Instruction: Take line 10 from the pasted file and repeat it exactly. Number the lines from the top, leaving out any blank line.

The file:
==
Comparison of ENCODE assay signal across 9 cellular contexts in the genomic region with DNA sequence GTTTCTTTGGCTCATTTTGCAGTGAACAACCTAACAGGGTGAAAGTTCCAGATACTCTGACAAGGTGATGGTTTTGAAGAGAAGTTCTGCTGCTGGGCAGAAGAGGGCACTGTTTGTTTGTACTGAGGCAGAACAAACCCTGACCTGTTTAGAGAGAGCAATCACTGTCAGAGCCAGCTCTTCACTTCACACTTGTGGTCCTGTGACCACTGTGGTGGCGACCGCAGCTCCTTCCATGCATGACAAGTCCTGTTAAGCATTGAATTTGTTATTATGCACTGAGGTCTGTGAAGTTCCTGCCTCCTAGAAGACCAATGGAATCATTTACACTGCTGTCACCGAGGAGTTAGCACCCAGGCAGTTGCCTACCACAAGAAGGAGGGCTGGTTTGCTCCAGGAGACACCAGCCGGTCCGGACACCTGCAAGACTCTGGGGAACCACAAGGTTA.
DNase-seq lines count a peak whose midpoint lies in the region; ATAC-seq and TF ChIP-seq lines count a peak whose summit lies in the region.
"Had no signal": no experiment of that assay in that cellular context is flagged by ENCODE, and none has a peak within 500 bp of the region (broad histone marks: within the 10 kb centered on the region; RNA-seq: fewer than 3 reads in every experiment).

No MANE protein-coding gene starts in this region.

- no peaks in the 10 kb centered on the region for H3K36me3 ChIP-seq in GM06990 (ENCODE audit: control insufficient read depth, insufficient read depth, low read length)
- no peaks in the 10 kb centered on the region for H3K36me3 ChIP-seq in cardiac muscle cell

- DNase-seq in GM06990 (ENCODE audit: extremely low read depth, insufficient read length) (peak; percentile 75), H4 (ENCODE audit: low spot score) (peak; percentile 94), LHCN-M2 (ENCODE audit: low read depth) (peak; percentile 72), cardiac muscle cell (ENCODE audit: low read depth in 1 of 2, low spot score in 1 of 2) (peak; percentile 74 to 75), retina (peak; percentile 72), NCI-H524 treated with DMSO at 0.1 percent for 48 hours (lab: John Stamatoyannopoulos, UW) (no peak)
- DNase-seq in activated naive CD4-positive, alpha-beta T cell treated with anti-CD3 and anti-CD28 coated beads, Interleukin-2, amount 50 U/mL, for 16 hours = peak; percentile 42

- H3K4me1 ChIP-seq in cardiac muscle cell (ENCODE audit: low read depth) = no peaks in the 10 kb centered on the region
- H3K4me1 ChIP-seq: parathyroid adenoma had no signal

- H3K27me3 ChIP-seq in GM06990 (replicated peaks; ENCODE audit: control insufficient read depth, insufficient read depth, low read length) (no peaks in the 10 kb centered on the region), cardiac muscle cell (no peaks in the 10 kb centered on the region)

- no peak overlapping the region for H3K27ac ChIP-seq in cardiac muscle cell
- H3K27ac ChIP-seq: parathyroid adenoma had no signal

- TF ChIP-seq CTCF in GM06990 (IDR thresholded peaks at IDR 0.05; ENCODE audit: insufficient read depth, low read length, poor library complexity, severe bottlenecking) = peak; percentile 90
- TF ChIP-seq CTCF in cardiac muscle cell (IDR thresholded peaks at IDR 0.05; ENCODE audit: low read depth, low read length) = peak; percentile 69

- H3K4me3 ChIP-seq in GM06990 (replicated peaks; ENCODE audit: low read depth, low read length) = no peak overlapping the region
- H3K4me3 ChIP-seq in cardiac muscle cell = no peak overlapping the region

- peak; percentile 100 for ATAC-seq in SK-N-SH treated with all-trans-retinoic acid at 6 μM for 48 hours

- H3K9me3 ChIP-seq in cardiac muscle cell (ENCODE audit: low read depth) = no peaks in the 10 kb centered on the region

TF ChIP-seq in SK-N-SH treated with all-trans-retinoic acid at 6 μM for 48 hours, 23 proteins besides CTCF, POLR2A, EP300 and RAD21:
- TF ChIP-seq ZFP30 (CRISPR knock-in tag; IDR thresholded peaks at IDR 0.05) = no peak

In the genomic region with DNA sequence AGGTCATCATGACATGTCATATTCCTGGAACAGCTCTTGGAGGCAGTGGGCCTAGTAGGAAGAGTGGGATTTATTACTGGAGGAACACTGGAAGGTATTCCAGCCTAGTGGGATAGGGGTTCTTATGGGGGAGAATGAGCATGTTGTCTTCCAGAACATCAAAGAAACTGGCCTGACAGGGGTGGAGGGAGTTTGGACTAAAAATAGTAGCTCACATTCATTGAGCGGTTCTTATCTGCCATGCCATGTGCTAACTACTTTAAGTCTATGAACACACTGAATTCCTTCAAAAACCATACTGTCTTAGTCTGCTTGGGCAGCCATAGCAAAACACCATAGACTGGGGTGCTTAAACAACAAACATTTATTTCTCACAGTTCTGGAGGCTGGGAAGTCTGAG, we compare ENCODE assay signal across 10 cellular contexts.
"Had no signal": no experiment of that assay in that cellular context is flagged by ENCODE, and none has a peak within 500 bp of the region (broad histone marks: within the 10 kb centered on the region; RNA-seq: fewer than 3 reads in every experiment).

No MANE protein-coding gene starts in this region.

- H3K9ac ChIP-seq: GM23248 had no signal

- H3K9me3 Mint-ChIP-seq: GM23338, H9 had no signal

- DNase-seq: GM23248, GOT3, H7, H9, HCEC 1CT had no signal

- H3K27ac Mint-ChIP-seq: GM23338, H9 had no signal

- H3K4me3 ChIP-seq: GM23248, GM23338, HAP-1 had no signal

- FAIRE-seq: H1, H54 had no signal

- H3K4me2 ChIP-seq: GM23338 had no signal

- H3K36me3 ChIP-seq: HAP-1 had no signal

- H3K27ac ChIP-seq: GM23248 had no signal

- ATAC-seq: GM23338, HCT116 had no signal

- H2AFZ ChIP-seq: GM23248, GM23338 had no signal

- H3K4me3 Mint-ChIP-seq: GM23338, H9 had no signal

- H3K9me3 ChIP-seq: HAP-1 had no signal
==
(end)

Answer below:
- H3K4me1 ChIP-seq: parathyroid adenoma had no signal